2.3. Transcranial Direct Current Stimulation

Direct current was generated by a battery-driven, constant- current stimulator (“Eldith” stimulator, Ilmenau, Germany), and transmitted by two 5 × 7 cm2 saline-soaked synthetic sponge electrodes. The anode was placed over the left dlPFC and the cathode over the contralateral supraorbital area, corresponding to F3 and FP2 according to the international 10–20 EEG System. In the active group, stimulation intensity was delivered at 2 mA for 30 min, twice a day, for 5 days consecutively. For sham stimulation, the procedure was identical, excluding the fact that the current was gradually ramped down to zero, thus leading to the same initial sensations of tDCS. Predefined codes assigned to either real or sham stimulation were used to start the stimulator, allowing a double-blind study design.

2.4. Psychiatric Assessment

Depression severity and PMR were evaluated at baseline (T1) and immediately after the end of the treatment (T2) by a trained psychiatrist. Rating scales of depression included the 21-item HDRS, the MADRS and the Beck Depression Inventory (BDI). PMR was evaluated with the Salpêtrière Retardation Rating Scale (SRRS) [21].

2.5. Movement Tasks

The tasks used in this trial were modified from our previous studies [15,16,17] and are more precisely described by Bennabi et al. [18]. All participants were seated in a darkened room in front of a large rear projection screen (170 × 230 cm) placed 10 cm beyond the end of the participant’s extended arm. The visual stimuli were back-projected onto the display screen with a video projector placed behind the screen and connected to a computer. The projected visual stimulation was generated using MatLab Pyschotoolbox®. One passive infrared reflective marker (diameter: 20 mm) was applied onto a fingertip of the participant’s right hand, and arm movements were recorded using an optoelectronic system (SMART CAPTURE), with six cameras recording movements at a sampling frequency of 120 Hz. The device was calibrated for each participant at the beginning of the experimental sessions. Each participant performed a pointing movement task (PM) and a movement observation task (MO). These tasks were presented in two separate blocks, the PM before the MO.
Pointing movement task (PM): This task aimed to measure participants’ natural pointing movements. The kinematic data served as baseline to be compared with arm kinematics after motion observation. A green cross appeared on the screen to indicate the starting point. After 3 s, the green cross disappeared and two vertically aligned light blue dots (diameter: 3.2 cm, with a 51 cm gap between them) were displayed for 3 s. One of the two dots replaced the green cross and the other one was the target for the movement (Figure 1a). Participants performed upwards movements with their right arm in extended position from the given starting point to the target dot at their spontaneous natural speed. The PM was repeated five times, and movement accuracy was not emphasized.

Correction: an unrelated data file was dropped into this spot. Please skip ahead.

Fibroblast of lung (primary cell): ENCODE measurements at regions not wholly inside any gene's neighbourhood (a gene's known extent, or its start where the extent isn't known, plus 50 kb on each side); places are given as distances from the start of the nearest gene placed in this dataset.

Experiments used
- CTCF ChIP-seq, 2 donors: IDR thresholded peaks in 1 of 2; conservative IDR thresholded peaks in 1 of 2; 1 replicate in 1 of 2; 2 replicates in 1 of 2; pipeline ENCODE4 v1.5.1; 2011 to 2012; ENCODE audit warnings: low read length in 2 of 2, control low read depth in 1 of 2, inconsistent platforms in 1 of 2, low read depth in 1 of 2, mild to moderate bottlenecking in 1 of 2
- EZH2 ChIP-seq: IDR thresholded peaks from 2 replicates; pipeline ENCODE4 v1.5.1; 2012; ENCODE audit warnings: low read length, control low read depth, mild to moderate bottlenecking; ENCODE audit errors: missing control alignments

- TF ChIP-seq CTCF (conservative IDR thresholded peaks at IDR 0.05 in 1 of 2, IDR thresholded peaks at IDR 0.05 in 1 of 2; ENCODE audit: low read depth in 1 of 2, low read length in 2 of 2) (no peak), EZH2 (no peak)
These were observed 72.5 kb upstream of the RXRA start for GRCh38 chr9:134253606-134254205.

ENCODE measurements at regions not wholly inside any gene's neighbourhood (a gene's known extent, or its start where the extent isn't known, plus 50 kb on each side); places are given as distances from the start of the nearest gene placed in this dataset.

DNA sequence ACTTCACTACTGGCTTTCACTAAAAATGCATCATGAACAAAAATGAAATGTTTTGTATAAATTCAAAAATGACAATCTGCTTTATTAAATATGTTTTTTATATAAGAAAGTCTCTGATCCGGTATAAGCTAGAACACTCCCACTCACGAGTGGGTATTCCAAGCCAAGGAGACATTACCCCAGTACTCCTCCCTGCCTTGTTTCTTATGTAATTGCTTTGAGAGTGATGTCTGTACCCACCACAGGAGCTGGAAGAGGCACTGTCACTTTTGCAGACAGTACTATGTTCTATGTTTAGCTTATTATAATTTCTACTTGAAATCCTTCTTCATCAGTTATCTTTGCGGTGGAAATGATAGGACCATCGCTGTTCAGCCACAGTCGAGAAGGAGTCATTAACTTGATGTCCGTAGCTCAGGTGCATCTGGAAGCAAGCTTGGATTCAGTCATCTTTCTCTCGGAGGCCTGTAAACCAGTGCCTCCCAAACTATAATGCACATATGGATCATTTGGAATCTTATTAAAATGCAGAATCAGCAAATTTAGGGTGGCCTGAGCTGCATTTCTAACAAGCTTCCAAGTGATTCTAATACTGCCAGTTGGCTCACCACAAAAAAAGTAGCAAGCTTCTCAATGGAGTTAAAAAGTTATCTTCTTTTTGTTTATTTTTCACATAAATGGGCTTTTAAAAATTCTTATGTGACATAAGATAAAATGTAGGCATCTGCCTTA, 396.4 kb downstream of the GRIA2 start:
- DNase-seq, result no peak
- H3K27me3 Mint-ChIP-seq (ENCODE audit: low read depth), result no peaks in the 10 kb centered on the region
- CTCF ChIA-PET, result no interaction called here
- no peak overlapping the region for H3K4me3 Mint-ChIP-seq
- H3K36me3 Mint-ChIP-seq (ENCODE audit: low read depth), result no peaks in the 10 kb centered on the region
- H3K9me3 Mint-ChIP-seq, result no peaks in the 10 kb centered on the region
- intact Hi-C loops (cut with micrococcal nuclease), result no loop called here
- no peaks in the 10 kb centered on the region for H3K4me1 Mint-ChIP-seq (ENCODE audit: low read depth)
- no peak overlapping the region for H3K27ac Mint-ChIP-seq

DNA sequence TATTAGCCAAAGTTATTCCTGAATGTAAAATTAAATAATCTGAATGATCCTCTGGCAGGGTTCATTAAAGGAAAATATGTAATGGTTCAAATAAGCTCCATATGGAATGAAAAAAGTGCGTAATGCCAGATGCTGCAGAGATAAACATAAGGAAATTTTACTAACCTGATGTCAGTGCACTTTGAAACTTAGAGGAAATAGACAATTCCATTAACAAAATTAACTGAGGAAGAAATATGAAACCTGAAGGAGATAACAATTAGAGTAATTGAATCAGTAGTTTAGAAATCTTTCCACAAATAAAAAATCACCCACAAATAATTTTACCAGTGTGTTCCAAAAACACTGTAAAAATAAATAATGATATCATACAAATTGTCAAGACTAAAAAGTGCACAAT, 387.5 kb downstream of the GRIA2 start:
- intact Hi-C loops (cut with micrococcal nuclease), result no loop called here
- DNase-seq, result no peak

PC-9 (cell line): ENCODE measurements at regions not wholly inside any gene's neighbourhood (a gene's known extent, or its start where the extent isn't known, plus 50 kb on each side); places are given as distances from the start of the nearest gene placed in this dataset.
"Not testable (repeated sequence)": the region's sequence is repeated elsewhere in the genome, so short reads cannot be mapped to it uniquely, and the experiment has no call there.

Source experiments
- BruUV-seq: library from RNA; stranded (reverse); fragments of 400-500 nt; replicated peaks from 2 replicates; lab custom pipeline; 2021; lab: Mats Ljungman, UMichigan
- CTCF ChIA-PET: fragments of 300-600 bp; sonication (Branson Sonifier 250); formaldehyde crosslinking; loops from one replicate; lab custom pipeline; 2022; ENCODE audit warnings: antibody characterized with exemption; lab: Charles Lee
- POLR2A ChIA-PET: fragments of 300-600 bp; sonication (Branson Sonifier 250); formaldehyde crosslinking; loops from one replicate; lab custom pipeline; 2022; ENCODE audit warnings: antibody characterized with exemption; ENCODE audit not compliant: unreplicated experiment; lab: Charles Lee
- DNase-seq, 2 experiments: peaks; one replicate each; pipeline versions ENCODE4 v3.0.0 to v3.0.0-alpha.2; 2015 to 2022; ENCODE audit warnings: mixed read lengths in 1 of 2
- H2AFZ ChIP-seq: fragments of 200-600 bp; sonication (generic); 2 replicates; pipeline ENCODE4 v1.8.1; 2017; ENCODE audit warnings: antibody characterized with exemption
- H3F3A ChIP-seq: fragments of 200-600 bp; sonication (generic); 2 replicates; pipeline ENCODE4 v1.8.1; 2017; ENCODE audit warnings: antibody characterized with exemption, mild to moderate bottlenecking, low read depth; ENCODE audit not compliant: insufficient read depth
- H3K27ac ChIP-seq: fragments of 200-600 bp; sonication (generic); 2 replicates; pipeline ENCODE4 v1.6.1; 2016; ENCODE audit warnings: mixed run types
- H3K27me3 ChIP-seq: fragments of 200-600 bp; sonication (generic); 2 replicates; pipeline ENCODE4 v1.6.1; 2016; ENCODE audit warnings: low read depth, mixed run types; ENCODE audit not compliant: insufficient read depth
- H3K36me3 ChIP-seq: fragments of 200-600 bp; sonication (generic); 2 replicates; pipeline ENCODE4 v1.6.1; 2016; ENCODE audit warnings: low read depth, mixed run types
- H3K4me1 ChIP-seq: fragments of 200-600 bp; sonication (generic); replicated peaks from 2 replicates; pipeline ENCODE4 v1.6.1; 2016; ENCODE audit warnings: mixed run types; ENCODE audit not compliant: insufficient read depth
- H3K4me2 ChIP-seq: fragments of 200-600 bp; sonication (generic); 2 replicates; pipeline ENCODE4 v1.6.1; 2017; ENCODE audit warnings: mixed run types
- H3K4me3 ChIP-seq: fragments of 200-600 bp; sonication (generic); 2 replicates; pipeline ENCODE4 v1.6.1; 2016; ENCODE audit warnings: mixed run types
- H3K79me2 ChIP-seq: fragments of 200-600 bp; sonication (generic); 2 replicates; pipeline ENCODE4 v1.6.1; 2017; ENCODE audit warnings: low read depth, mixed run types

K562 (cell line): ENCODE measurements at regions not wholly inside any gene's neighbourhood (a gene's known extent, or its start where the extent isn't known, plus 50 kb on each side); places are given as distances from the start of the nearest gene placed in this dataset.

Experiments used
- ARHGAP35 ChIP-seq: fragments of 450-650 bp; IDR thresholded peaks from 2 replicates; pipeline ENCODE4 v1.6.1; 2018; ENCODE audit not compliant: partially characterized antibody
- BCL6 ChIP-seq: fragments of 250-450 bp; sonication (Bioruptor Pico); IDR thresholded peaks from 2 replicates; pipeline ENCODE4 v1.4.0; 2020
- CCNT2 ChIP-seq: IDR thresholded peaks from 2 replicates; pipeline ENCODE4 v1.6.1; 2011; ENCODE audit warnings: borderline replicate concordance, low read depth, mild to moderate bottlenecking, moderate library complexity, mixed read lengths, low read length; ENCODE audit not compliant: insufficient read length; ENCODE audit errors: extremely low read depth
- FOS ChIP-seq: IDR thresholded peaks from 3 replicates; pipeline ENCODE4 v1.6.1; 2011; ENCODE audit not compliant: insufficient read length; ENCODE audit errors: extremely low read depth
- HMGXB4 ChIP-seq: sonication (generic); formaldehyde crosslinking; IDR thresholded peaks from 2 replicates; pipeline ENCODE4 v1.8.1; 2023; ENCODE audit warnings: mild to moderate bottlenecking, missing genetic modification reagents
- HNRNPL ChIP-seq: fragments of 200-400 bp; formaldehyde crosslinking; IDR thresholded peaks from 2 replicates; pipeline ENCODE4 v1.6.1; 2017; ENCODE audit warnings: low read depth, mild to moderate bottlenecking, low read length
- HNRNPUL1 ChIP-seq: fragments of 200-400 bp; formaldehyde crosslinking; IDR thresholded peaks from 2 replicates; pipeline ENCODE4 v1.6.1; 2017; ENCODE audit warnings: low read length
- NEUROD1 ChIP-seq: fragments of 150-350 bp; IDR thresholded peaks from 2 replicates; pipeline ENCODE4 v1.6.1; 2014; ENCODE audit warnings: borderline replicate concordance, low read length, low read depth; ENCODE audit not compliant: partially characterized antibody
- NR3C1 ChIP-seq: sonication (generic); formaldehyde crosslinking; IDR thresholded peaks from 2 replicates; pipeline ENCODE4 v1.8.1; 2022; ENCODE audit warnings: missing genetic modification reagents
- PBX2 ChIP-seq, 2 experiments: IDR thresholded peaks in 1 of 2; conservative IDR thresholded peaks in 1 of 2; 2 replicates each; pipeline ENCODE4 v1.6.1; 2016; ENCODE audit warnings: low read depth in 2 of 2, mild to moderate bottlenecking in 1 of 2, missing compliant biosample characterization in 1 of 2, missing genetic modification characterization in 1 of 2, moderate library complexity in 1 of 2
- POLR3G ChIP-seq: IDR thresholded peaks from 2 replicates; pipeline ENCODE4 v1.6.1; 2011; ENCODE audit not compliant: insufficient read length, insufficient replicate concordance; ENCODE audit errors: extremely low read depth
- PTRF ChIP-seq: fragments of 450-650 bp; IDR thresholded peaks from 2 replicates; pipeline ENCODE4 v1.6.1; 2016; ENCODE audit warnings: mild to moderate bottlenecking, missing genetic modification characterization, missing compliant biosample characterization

Movement observation task (MO): In this experiment, a green cross was displayed to indicate the movement’s starting point. After 3 s, the green cross was replaced by a light blue dot (diameter: 3.2 cm). The dot remained at this position for 1.5 s and then started to move upwards in a vertical direction with a biological kinematic until it reached 51 cm of displacement. Dot motions randomly displayed three different mean speeds (Vp): slow (S = 28 m/s), medium (M = 43 m/s), and fast (F = 52 m/s) (Figure 1b). Participants accomplished two types of tasks, implicit (i) and explicit (e), which differed only for their instruction. In implicit movement observation (iMO), participants were asked to point at the green cross, to observe the movement of the blue dot, then to wait until the dot reached its final visible position, and finally to point once again to its final position. In explicit movement observation (eMO), the instructions were similar, but participants were requested to imitate (follow) the stimulus motion speed. There were six trials for each dot motion speed resulting in a total of 18 trials. The iMO always preceded the eMO in order to prevent contamination of the implicit movement by the explicit instruction. For both tasks, the beginning of the experiment was preceded by a training phase, which ended when the participant understood the task and correctly accomplished the whole experiment at least twice. Moreover, each participant received verbal feedback from the experimenter during the testing procedure in order to eliminate any confusion about its aim.

2.6. Data Analysis

Data processing: Data were low-pass filtered at 5 Hz using a second order Butterworth filter. To define the onset and offset of the movement, we chose a threshold corresponding to 10% of the maximum value of the movement speed profile.
Data analysis: Analyses were performed using MatLab® software. In the PM, data recorded were the reaction time (RT; the time elapsed between the appearance of the two dots and the onset of the participant’s arm movement), the duration (DUR) of the movements, the mean speed (Vmean), the maximum speed (Vmax) and the normalized jerk (the rate of change in acceleration).